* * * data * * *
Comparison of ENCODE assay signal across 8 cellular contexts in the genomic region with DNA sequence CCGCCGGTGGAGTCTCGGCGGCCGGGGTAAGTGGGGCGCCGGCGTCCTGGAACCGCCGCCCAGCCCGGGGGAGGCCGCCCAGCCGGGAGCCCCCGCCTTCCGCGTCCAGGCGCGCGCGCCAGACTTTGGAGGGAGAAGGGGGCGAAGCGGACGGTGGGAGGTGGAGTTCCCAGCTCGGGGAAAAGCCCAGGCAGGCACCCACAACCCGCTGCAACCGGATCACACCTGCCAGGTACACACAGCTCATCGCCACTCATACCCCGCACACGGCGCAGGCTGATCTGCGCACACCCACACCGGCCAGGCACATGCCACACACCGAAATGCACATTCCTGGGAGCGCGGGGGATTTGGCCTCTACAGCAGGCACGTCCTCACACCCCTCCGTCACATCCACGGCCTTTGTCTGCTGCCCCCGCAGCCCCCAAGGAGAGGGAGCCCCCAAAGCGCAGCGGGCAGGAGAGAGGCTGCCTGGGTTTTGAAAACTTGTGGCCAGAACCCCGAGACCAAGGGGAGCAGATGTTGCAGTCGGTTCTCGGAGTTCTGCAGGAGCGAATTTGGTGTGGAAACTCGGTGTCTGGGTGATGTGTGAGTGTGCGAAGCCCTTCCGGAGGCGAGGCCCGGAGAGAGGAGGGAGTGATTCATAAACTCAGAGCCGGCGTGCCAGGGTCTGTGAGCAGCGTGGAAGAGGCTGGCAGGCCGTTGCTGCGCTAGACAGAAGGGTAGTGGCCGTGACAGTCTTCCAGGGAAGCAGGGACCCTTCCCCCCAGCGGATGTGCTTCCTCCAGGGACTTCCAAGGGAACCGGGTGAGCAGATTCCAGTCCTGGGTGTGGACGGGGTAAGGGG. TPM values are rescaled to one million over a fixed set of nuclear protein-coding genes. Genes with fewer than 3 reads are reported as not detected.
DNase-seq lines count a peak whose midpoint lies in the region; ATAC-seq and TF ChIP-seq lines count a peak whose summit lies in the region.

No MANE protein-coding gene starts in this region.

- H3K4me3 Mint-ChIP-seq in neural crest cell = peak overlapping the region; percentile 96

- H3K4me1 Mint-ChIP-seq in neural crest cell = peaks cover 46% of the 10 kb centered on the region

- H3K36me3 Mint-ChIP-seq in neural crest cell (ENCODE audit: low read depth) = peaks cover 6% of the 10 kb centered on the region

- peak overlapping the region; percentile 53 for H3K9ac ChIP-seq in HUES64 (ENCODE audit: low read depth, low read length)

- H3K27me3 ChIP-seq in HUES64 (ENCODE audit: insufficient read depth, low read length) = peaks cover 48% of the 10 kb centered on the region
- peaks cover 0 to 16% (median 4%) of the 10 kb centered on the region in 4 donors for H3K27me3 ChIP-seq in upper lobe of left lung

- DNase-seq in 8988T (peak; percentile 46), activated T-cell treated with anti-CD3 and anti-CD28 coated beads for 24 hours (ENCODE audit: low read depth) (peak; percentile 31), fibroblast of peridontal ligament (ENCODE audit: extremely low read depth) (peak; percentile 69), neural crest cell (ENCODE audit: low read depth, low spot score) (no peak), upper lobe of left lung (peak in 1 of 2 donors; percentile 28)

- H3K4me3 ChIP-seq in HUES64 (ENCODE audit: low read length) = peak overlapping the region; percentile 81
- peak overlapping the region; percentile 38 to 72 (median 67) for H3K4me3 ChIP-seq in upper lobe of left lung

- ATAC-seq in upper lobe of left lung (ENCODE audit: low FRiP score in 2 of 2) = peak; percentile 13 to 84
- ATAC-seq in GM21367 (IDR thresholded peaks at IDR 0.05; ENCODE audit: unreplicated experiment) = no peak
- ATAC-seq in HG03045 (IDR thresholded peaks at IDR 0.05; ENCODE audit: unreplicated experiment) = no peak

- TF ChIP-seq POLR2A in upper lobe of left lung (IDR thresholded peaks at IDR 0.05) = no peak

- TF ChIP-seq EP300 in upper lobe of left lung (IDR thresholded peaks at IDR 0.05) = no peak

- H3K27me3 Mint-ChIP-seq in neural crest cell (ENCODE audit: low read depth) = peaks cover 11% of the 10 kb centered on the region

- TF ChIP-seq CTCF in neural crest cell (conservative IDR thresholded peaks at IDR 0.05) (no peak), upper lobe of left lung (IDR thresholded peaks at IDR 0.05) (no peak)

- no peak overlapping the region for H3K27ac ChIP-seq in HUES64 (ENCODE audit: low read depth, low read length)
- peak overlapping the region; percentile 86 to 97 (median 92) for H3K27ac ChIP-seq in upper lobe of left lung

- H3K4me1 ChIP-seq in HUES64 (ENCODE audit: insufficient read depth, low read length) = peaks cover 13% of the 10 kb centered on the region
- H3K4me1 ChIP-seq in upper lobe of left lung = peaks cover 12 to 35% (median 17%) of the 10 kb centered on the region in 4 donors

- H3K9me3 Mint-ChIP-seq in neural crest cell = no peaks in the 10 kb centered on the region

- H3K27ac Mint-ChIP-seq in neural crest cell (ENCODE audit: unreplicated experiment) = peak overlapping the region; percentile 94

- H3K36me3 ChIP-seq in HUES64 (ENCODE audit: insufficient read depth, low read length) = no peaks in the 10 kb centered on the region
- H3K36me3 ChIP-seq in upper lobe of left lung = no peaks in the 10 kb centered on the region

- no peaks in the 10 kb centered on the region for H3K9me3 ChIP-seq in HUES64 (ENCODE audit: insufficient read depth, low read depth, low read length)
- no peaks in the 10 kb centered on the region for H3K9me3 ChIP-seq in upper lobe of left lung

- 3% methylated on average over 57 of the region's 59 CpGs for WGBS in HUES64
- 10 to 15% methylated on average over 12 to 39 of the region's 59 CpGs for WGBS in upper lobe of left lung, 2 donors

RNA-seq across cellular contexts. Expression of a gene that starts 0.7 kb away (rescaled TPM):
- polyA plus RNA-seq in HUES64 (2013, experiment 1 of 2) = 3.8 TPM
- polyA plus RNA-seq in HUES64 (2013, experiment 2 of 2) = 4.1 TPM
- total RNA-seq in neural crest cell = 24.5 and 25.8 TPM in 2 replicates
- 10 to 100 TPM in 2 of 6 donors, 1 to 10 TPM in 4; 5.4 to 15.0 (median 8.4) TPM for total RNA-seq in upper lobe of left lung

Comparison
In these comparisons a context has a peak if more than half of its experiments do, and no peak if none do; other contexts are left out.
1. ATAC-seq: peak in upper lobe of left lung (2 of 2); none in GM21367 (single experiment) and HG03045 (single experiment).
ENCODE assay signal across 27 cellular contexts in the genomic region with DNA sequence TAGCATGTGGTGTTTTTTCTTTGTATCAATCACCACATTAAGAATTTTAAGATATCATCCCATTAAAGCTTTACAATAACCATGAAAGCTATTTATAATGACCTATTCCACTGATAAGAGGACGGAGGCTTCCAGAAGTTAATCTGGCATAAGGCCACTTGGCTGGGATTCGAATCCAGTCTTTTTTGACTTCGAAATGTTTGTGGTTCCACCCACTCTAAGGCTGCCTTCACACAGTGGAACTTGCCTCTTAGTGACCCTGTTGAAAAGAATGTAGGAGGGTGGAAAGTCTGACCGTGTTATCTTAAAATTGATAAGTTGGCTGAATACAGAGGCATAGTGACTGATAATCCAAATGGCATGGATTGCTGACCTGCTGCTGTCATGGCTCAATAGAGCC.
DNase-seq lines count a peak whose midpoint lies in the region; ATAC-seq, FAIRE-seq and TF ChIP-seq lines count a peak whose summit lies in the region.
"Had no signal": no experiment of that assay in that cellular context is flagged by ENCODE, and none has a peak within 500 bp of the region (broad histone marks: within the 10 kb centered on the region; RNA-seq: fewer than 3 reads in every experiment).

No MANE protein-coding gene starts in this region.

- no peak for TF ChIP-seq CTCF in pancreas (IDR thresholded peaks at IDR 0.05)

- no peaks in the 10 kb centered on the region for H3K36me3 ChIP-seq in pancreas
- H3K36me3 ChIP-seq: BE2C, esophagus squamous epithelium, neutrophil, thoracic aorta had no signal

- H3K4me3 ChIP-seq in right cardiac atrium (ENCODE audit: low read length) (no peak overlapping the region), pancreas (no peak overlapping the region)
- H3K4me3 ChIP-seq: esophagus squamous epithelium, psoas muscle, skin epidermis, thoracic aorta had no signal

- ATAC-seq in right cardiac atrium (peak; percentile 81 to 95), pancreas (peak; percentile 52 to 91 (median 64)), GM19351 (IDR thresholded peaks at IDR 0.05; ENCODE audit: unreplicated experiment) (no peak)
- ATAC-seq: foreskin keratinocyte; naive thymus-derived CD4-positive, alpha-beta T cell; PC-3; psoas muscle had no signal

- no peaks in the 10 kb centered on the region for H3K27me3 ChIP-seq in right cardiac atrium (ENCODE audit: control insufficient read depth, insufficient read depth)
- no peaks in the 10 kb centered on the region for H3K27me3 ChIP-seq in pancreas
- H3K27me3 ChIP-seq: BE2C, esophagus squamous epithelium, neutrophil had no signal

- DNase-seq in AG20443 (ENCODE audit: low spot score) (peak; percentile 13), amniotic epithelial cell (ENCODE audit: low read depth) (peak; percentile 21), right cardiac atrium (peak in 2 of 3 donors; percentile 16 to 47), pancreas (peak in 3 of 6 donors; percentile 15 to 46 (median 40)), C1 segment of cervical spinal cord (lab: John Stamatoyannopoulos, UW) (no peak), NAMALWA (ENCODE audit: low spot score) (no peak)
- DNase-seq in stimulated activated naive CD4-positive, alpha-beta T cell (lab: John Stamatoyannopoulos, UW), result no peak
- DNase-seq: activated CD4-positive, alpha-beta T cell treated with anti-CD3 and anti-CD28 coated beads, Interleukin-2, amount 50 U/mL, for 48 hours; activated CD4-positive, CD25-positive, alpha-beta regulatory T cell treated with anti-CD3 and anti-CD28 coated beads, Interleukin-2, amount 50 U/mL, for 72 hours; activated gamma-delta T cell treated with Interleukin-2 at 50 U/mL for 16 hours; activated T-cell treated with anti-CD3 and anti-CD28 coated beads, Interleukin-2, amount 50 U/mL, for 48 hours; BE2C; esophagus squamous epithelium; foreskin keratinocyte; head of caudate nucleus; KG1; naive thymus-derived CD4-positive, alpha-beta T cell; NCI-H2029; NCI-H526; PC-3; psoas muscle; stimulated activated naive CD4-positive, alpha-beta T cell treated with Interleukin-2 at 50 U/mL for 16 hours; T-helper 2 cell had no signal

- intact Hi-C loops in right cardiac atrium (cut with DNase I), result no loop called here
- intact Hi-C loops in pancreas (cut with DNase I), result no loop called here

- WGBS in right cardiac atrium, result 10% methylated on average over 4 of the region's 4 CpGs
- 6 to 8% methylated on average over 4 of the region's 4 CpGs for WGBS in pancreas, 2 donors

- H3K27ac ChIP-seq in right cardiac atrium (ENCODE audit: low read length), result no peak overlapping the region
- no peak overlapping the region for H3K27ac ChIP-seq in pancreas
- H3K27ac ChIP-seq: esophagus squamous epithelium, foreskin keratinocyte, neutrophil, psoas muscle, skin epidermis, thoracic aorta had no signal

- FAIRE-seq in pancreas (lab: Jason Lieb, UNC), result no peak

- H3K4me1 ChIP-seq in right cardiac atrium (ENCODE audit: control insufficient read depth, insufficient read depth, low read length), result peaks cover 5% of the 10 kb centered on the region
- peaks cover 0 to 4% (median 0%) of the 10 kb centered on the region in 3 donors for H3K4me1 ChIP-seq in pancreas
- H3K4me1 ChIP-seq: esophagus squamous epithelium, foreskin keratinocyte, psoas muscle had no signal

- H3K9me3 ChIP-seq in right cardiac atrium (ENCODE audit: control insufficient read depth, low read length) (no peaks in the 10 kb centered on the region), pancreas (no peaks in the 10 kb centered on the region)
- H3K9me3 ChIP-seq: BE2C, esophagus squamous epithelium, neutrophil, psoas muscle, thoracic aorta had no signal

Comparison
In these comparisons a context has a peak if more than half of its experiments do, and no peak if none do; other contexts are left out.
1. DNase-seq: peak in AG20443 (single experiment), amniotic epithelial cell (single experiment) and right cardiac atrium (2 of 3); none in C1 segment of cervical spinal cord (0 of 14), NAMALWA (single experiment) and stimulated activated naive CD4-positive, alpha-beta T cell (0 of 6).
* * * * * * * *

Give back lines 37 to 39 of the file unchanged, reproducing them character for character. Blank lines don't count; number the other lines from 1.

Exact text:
Comparison
In these comparisons a context has a peak if more than half of its experiments do, and no peak if none do; other contexts are left out.
1. ATAC-seq: peak in upper lobe of left lung (2 of 2); none in GM21367 (single experiment) and HG03045 (single experiment).